This Wednesday, faculty members will vote on the proposed Wesleyan Center for Prison Education (WCPE) pilot program.  If approved, the two-year pilot, set to begin in fall of 2009, will allow 15 inmates from Cheshire Correctional Institute access to courses taught by Wesleyan professors for Wesleyan credit. 

Although planning for the two-year pilot program began last fall, development of a Wesleyan College in Prison program has been ongoing for several years, both in the form of campus activism and informal student-led workshops at nearby Cheshire and York Correctional facilities. About five years ago, students proposed a College in Prison program. Due to a lack of funding and support from the administration, however, the initiative was unsuccessful. 

Two years ago, the workshops came under the direction of the Prisoner Solidarity Project (PSP), a program of the Office of Community Service and Volunteerism. Through the PSP, about 30 students have been volunteering and teaching the informal workshops for the past two years. Ranging from creative writing to philosophy, the topics of the workshops have depended on the student’s particular area of study or expertise.

Located about twenty minutes from campus, Cheshire Correctional Institute houses approximately 1,345 inmates. Aside from educational programming, the institute offers inmates other opportunities including learning a trade through prison industries, addiction service programming and religious programming. The student-led workshops have promoted the development of a strong relationship between Cheshire and Wesleyan.  

“This truly has been a student initiative,” Cathy Lechowicz, director of Community Service and Volunteerism wrote in an e-mail to the Argus.

Lechowicz, who currently advises the Prisoner Solidarity Project workshops, has been meeting with the student leaders of the WCPE to develop the pilot program.  If the initiative gains faculty approval, the WCPE will run out of the Center for Community Partnerships. Lechowicz will also serve as an administrator on the program’s advisory board along with Sonia Mañjon, the vice president for Diversity and Strategic Partnerships, and Karen Anderson, direction of the Graduate Liberal Studies Program.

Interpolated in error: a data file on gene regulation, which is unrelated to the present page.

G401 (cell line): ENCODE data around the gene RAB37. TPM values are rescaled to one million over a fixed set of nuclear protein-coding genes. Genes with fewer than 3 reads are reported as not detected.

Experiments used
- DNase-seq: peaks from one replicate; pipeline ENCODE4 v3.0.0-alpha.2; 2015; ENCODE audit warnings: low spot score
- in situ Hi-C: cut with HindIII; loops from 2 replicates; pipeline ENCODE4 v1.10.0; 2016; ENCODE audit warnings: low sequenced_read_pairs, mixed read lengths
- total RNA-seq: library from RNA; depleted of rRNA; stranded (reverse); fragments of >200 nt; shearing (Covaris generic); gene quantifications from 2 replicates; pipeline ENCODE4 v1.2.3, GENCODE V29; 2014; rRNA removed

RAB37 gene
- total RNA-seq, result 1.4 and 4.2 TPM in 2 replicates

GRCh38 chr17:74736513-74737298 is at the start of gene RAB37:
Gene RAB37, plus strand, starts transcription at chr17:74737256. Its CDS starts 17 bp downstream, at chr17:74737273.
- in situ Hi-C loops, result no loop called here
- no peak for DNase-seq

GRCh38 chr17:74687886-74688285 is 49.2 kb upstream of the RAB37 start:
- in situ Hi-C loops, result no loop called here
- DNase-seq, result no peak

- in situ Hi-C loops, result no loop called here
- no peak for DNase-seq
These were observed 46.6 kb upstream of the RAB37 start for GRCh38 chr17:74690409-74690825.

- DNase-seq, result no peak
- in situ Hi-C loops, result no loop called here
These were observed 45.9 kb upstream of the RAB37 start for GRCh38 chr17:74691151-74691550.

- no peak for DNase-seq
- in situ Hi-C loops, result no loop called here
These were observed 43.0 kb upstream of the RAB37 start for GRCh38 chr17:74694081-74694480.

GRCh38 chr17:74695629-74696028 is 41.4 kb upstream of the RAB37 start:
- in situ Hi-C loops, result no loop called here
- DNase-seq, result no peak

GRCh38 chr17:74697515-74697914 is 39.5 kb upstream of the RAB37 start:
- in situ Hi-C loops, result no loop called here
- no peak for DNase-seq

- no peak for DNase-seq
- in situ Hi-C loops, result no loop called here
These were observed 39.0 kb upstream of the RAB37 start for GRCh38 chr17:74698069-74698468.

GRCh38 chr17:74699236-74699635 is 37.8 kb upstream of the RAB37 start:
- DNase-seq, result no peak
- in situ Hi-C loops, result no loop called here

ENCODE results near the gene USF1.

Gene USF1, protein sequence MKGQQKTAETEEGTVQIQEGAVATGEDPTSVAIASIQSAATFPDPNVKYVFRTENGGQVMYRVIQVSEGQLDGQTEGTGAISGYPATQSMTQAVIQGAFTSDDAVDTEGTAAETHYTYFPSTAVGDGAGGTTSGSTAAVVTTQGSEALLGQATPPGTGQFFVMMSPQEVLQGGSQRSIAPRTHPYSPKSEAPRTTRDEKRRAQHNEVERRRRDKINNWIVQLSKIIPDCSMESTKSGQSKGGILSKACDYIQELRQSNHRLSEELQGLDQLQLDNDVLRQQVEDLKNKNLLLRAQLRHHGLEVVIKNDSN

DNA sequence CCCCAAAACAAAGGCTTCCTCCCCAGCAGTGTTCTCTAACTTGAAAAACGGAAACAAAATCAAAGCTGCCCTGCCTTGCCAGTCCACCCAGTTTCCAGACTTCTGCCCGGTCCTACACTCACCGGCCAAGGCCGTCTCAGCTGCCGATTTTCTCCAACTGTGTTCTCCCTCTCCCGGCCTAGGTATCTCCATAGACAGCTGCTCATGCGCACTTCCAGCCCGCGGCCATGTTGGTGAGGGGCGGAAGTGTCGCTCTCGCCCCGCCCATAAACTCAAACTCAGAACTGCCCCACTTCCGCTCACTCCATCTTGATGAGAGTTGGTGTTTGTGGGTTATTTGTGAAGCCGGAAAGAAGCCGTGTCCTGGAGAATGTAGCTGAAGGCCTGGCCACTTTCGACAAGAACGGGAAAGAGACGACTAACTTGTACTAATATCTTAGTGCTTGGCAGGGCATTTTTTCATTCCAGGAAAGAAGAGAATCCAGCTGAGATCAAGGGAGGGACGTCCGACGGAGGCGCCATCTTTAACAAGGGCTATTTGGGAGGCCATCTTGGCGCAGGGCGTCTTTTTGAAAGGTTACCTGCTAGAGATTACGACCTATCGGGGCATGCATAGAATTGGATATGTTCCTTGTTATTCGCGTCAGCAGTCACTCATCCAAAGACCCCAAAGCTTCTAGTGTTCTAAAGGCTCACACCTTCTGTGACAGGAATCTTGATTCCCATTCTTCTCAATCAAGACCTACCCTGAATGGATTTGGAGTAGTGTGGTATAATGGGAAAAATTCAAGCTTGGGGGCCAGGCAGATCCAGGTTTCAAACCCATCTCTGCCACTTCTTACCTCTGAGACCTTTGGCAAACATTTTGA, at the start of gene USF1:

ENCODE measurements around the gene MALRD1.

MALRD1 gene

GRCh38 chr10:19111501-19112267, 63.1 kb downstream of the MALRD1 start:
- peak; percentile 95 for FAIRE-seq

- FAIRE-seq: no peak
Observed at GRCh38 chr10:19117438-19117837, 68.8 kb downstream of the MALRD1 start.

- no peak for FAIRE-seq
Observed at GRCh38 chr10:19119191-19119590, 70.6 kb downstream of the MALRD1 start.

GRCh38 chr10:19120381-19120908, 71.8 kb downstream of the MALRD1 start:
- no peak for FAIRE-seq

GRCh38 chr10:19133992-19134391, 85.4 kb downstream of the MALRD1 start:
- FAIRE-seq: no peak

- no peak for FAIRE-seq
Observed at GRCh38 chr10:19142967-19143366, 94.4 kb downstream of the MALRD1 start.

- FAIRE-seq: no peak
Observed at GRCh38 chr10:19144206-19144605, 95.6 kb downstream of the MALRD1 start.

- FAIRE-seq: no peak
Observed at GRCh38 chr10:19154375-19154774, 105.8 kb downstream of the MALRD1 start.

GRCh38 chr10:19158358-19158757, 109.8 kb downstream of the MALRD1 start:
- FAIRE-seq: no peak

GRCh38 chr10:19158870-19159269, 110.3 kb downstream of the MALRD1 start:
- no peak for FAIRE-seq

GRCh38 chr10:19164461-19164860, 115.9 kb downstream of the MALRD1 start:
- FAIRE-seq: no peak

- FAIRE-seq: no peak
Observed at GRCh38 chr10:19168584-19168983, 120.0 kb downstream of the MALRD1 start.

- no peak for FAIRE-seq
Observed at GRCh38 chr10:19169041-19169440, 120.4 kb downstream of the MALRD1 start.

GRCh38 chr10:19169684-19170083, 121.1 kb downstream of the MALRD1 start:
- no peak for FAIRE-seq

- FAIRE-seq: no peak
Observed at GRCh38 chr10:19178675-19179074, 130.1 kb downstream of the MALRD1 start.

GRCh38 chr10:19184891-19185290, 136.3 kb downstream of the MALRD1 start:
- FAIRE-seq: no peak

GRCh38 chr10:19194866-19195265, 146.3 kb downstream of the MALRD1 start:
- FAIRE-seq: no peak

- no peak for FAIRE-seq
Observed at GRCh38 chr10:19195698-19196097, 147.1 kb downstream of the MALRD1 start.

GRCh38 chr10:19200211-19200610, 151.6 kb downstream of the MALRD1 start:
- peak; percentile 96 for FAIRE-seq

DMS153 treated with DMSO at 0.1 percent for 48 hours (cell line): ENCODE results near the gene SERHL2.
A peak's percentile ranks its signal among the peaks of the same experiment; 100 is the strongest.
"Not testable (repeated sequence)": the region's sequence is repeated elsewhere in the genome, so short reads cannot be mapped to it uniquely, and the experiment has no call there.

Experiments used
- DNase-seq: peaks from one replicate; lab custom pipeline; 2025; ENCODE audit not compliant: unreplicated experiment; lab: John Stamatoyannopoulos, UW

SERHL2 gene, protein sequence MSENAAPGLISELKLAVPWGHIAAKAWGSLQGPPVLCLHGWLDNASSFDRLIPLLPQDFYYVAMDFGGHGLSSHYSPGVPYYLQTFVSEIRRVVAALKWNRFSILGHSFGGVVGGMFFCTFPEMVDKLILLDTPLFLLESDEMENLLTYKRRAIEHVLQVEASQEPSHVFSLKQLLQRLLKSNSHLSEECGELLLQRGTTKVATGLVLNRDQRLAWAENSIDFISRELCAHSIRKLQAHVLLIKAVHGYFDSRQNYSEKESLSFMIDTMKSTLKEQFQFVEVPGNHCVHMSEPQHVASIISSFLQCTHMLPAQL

Three professors, each from one of the separate academic divisions, will sit on the advisory board. Sean McCann, Professor of English and American Studies, has acted as an informal advisor to student coordinators since last spring and has been asked to serve on the advisory board if the program is approved. In January, McCann hosted a faculty Academic Roundtable that looked at the College in Prison initiative. Though McCann noted that the program is in a planning, pre-approved stage, it has the potential to benefit both the inmates at Cheshire and the University.

“I think [the College in Prison pilot program is] a very good thing for Wesleyan to do,” McCann said. “It’s a way that Wesleyan can live up to some of its civic responsibilities.”

By working closely with Cheshire and student coordinators, the advisory board will establish the program’s curriculum and develop an assessment for the two-year pilot period.

On April 6, the initiative gained the support of President Roth and his cabinet. The Educational Policy Committee (EPC) unanimously approved the program on Monday, April 27. According to Molly Birnbaum ’09, a co-coordinator of the WCPE, a vote of unanimous approval from the EPC gives the initiative a greater chance of being approved by the faculty.  Although faculty support dictates implementation of the program, the vote will also determine whether the inmates are to be awarded University credit for the courses. 

“Hopefully the unanimous vote from the EPC will serve as a strong endorsement of the proposal,” Birnbaum wrote in an e-mail to the Argus.

The program will be highly selective, requiring interested individuals to go through a rigorous application process to gain admission to the courses.  While only 15 individuals will be able to take credit-courses led by University professors, those who apply but are not accepted will be offered the option of attending college preparatory workshops taught by Wesleyan students.